It’s a delight to see newly formed operatic groups come together and bring us ambitious material. In their first show, Tarnhelm Opera have taken on one of the big boys, Richard Wagner. Not only Wagner, but Das Rheingold, the first part (or rather “Preliminary Evening”) of The Ring of the Nibelung. A grand tour of West Country has concluded with a performance in Cardiff, at our stunning Llandaff Cathedral. Yet, my last venture of The Ring was at Bayreuth (Wagner’s own infamous theatre in Bavaria), so my expectations were high. Could they pull off such a demanding piece?
Director Alexandra Denman has fused Samuel Beckett into this over the top story of greed via gods, dwarves, giants and Rhinemaidens. This ramshackle collection of scruffy vagrants might be suffering with social delusions about their worth, playing on who has the real power. This is a production which tries to implement these ideas, but does not go far enough to really make a point. A wall of beer cans might represent Valhalla, the god’s new abode and also the hoard made from the Rhinegold that Alberich (the Nibelung in question) stole. The portability of the production is proven in the simple, scaffolding feature, where various singers climb up to make bold declarations. It’s also the perfect place for the surtitles screen to be nestled into.
“I write music with an exclamation point!” once said Wagner. Not once has anyone ever denied this. On this night, a strange version of the score was held in an the arrangement for pipe organ and percussion. Amazingly, the massive orchestra has been compressed into just three musicians. This mostly works well on organ, some of the bleeding chunks having fine footing on the organ: highlights included The Decent into Nibelheim, Erda’s scene and the spine tingling finale, The Entry of the Gods into Valhalla. The opening is also noteworthy: the chord of E flat has a duration of 136 bars, masterfully capturing the relentless ebb and flow of the river Rhine. This may sound dull, yet the layering of each new feature swells upwards, as the Rhinemaidens are about to start this mighty journey.
The singers are mostly suited to their roles. As chief-god Wotan (in tatty top hat and tails, his staff a rowing ore), Robert Larson tackles this epic role, though his voice is not always up to the mark. He can sound like Wotan, but the demands of the part can take the toll. His wife, Fricka from Judy Davis has that shrill, nagging quality that the role is expected to feature. Niall Hoskin channels Steptoe and Son with his Alberich, well-formed in moments, though relying on the conductor too heavily in others. Sophie Kirk-Harris is Freia, the goddess who keeps the gods young with her fresh apples (or baubles on a coatrack here), who shows off her desperation in fleeting moments of drama. Her costume was noteworthy, a sort of Pippy Longstockings on acid, her native German also well-regarded. The comic timing and slapstick of Dave Key-Pugh as Alberich’s brother Mime is another addition. His throat curdling hate for his sibling is expressed in brief moments, after his labour of forging the Tarnhelm magic helmet, seen in this production as a strainer (and where the company gets their name).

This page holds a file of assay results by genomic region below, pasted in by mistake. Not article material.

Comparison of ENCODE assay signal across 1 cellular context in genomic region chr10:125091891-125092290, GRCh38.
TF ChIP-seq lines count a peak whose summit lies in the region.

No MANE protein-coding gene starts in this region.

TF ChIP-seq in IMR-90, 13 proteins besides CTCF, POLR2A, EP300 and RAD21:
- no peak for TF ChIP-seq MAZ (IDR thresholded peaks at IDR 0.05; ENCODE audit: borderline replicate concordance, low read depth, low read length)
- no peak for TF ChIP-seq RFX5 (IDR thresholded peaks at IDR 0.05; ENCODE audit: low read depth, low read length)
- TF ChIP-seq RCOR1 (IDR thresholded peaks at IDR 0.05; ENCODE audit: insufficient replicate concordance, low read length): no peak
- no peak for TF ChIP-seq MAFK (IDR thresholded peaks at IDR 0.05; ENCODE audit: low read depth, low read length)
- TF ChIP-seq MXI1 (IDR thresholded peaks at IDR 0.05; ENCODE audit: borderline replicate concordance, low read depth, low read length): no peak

As an English cricket of yesteryear, Aleksi Koponen is Donner, whose hammer is (of course) his cricket bat. The register of his voice was uncertain and never really had as musical an impact as his hammer blow. Australian Thomas Wood as Froh has pleasant moments when defending his sister Freia and creating the rainbow for the gods to get to Valhalla. As the demi-god of fire, Loge is tackled by Robert Felstead. This role demands a lot of acting (pondering, scheming and arrogance feature strongly), Felstead pulling off well the swift trickster. His voice will mature into his ever-increasing classical roles. The giants Fasolt and Fafner (as construction workers) are William Stevens and Roderick Hunt, proving lower voices have a charm and power all of their own. Director Alexandra Denman spoils herself with her evocative and show-stopping cameo as the earth goddess, Erda. Though out of the whole cast, perhaps it is the Rhinemaidens played by Rebecca Chellappah, Amanda Wagg and Julia O’Connor who frame the night with pristine singing. Whether it’s mocking Alberich, basking in the glory of the gold (here hidden within a metal lunchbox) or lamenting their loss at the end, they shine.
Much has to be said of the efforts of the small band of instrumentalists. Peter Blackwood is a focused conductor, a huge resource for the singers in their cues and committed throughout in keeping the focus. Organist David Bednall is the mighty backbone of the night, playing most of the orchestration, filling the cathedral with the murky, opaque glory that Wagner details. This versatile organ has been masterfully restored and my word, does it make for a spectacular listen. It is the percussionists Harriet Riley and Mark Whitlam who pepper the evening with dramatic punch. I guess real anvils might be too much to ask for in the third scene, so we had to make do with an electronic version instead.
Perhaps this company should next consider one of Wagner’s earlier, rarely performed operatic endeavours, such as Rienzi or Das Liebesverbot. I’ll be honest and say I can’t quite see them continuing with rest of The Ring anytime soon. Hats off to them anyway!
Photo Credit: Tarnhelm Opera